Answering God: “The Lord Speaks to Us”

Passage: Psalm 1
Guide for Group Discussion or Personal Reflection

Sermon Summary

Sometimes our circumstances lead us into deeper reflection on the kind of life that’s truly worth living. Many of the Psalms were compiled during such a time, while Israel was in a “forced time out” in exile in Babylon. As a whole, the Psalms help us to fix our eyes on “the life worth living” and give us a way of “answering God,” by responding to all that he has done for us. Psalm 1, however, begins the Psalter not by answering God, but by first reminding us of what the good (or “blessed”) life is. Psalm 1 pictures a thriving tree, transplanted by streams of water, with its basic message to an exiled people being: become like this tree.

The Psalmist gives us both a practice to embrace (meditation) if we want to become like that thriving tree, and a picture of what results from embracing or failing to embrace that practice. Those who meditate on the law of the Lord, sinking their roots down deep into God’s redemptive story, will have stability and flourishing, prospering in all seasons, and living a meaningful life. Those who do not meditate on God’s law will live unstable and inconsequential lives, like chaff—“rootless, weightless, useless”—and will be eternally forgotten by the Lord. Ultimately, none of us can stand on the merits of our own meditation, which is why the content of our meditation itself must include the Messiah whom God has provided for us in our sin and need—a link which Psalm 2 richly provides: “Blessed are all who take refuge in him” (2:12).

Sermon Outline

  • A Practice: Meditate on the Word of God (vs. 1-2)
  • A Picture: Tree or Chaff? (vs. 3-6)

Group Discussion & Personal Reflection Guide

Re-read the passage (Psalm 1)

A Practice: Meditate on the Word of God (vs. 1-2)

Q) The Psalm begins with a negative example in verse 1, describing what the “blessed” person should not do, in order to experience flourishing. What progression do you see in the words “walking”, “standing”, and “sitting”? How do these actions hinder us from experiencing the “blessed” life, as God defines it?

Q) In what practical ways have you either “walked in the counsel of the wicked” or “stood in the way of sinners” or “sat in the seat of scoffers”? Can you give an example? How are you tempted to do this?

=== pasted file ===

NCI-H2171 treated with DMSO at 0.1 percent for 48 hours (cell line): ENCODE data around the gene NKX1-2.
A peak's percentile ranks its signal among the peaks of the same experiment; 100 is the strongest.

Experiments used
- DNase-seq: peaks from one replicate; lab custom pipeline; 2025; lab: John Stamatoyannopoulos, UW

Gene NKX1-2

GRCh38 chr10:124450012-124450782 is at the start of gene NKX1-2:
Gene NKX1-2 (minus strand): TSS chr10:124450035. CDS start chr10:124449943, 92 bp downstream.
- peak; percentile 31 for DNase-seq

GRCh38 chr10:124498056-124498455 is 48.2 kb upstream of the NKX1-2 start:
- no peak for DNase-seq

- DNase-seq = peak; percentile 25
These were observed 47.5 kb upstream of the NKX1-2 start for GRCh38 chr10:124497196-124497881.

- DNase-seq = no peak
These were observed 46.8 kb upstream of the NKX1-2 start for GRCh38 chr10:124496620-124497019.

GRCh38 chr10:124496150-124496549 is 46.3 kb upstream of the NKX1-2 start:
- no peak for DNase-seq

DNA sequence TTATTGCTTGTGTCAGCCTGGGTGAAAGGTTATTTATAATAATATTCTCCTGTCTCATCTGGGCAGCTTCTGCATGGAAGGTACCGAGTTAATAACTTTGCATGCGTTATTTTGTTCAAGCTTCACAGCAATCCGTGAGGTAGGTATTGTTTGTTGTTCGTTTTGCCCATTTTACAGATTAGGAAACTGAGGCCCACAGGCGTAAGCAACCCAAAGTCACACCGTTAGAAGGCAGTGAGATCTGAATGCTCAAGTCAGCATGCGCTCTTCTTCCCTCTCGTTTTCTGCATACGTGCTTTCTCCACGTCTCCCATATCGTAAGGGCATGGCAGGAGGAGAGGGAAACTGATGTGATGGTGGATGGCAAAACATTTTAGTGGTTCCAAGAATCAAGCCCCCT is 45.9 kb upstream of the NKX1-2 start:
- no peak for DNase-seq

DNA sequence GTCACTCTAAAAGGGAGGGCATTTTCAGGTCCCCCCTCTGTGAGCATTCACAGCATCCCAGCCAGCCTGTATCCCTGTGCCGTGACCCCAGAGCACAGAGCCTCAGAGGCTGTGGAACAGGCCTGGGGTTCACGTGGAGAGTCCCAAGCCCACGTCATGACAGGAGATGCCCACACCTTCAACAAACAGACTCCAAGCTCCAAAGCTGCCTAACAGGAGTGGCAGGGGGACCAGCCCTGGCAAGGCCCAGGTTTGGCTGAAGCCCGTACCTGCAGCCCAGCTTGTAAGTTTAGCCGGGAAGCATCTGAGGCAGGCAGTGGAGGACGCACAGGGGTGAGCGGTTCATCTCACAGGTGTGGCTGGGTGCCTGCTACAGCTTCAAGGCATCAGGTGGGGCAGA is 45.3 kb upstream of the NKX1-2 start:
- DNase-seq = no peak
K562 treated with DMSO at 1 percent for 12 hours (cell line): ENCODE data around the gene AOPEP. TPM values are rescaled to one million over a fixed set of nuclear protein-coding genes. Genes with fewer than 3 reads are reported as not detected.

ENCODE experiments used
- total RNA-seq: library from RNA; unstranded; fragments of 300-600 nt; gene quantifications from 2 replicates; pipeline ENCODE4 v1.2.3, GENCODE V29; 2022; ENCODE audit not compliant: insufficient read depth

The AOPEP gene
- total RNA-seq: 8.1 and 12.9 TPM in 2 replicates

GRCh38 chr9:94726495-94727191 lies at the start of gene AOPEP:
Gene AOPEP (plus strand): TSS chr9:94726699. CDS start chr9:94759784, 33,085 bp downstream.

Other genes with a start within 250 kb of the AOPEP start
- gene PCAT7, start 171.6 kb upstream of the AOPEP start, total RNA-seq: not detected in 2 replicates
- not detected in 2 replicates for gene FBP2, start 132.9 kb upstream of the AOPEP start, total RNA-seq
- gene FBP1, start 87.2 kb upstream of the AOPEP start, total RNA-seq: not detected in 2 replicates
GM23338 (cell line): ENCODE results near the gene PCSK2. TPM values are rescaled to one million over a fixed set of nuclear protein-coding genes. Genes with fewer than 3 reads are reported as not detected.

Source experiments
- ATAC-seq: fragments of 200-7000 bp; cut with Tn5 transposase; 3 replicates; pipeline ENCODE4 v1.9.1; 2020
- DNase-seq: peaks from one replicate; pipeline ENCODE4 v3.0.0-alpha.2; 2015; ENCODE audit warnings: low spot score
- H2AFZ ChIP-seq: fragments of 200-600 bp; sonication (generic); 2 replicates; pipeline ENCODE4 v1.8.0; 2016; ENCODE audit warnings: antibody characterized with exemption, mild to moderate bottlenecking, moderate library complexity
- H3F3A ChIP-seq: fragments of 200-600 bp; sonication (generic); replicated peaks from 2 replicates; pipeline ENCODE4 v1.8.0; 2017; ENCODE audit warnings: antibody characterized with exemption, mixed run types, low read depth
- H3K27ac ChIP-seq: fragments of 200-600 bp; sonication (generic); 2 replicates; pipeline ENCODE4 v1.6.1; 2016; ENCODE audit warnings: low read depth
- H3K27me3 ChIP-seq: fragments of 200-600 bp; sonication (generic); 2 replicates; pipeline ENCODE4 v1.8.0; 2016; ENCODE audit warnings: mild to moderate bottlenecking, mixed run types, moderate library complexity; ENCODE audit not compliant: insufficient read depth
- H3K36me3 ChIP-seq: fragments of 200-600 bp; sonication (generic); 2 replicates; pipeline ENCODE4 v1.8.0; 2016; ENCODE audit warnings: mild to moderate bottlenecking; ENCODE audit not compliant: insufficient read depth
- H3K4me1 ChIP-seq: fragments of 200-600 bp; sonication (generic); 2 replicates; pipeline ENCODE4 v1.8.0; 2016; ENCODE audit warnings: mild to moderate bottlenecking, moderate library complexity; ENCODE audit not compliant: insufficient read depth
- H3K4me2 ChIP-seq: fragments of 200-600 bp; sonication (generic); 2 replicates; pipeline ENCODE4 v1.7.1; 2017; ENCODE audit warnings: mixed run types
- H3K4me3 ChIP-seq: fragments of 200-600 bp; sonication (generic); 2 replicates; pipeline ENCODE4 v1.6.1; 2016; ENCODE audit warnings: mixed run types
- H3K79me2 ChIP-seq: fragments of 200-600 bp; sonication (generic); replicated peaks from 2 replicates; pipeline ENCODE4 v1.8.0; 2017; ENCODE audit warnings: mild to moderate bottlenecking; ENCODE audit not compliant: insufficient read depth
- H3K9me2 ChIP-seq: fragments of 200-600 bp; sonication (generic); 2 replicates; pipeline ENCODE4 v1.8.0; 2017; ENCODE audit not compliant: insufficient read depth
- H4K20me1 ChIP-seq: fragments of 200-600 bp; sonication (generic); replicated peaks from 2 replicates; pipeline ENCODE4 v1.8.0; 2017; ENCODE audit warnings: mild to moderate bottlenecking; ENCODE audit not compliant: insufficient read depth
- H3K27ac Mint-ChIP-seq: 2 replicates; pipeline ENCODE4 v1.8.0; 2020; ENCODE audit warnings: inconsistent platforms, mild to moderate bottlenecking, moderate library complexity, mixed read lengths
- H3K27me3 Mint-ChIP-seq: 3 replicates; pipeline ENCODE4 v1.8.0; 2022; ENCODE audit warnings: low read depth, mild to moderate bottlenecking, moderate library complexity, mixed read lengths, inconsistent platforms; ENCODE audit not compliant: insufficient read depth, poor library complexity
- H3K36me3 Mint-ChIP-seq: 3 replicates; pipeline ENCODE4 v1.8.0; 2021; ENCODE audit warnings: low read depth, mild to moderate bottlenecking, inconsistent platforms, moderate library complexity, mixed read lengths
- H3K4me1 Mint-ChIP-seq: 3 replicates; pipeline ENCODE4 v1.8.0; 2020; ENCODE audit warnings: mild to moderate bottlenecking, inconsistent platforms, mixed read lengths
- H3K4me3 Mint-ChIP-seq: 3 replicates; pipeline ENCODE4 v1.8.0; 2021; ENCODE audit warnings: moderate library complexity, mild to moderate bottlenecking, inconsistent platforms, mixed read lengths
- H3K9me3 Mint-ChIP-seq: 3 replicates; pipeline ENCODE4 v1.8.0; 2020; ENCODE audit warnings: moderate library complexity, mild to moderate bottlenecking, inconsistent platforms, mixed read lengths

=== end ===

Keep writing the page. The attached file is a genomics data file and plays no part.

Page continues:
Q) In verse 2, the blessed person is the one who delights in and meditates on the “law of the Lord.” What does it mean to “meditate” on God’s word? How is this different from simply reading it?

Q) Why is meditating on God’s word essential to living a life that is “blessed”? What are some of the most common barriers you’ve found in your life that keep you from meditating on God’s word? What do you find yourself meditating on most regularly?

Q) How and when do you want to meditate on God’s word in this next week? Is there a specific way you feel called to obedience in this area?

A Picture: Tree or Chaff? (vs. 3-6)

Q) Re-read the picture of what the righteous person is like, in verse 3. What are some of this tree’s characteristics? Is one of them particularly appealing to you?

Q) Do you know a Christian whose life is like the one described in verse 3? What is their life like? Q) Re-read the description of the wicked in verses 4-6. What stands out to you? What do youthink the image of chaff is meant to convey?

Q) Pastor Bobby said that, “To the degree that we meditate on the wrong tree, we become like chaff—that is, we have no ‘weight to our life’”? What does he mean when he says that our lives have no “weight”? Why is meditating on God’s law essential to our lives having “weight”?

Q)Have you ever experienced a season when your life seemed to have no “weight” to it? What was that like?

Q) Pastor Bobby said that most of our lives are some mixture of “tree” and “chaff.” Which does your life feel more like right now? How about over these past 12 months? Why?

Q) Read Psalm 2:7-12. Pastor Bobby reminded us that in the end, none of us will ultimately “stand” on our own merits—no matter how well we meditate! We will only “stand” by “taking refuge” in God’s son, which Psalm 2:12 tells us to do. Why is it essential for our meditation on God’s word to include meditation on Jesus? What side effects will result from meditating on God’s word without meditating on Jesus’ person and work?

Additional Application Questions

Q) How else would you like to engage with God this week?

Q) How can you tangibly care for those in your community this week, both inside and outside of the church?


Spend time praying for yourselves, our church community, the North Shore community, and our nation and world—particularly those most vulnerable.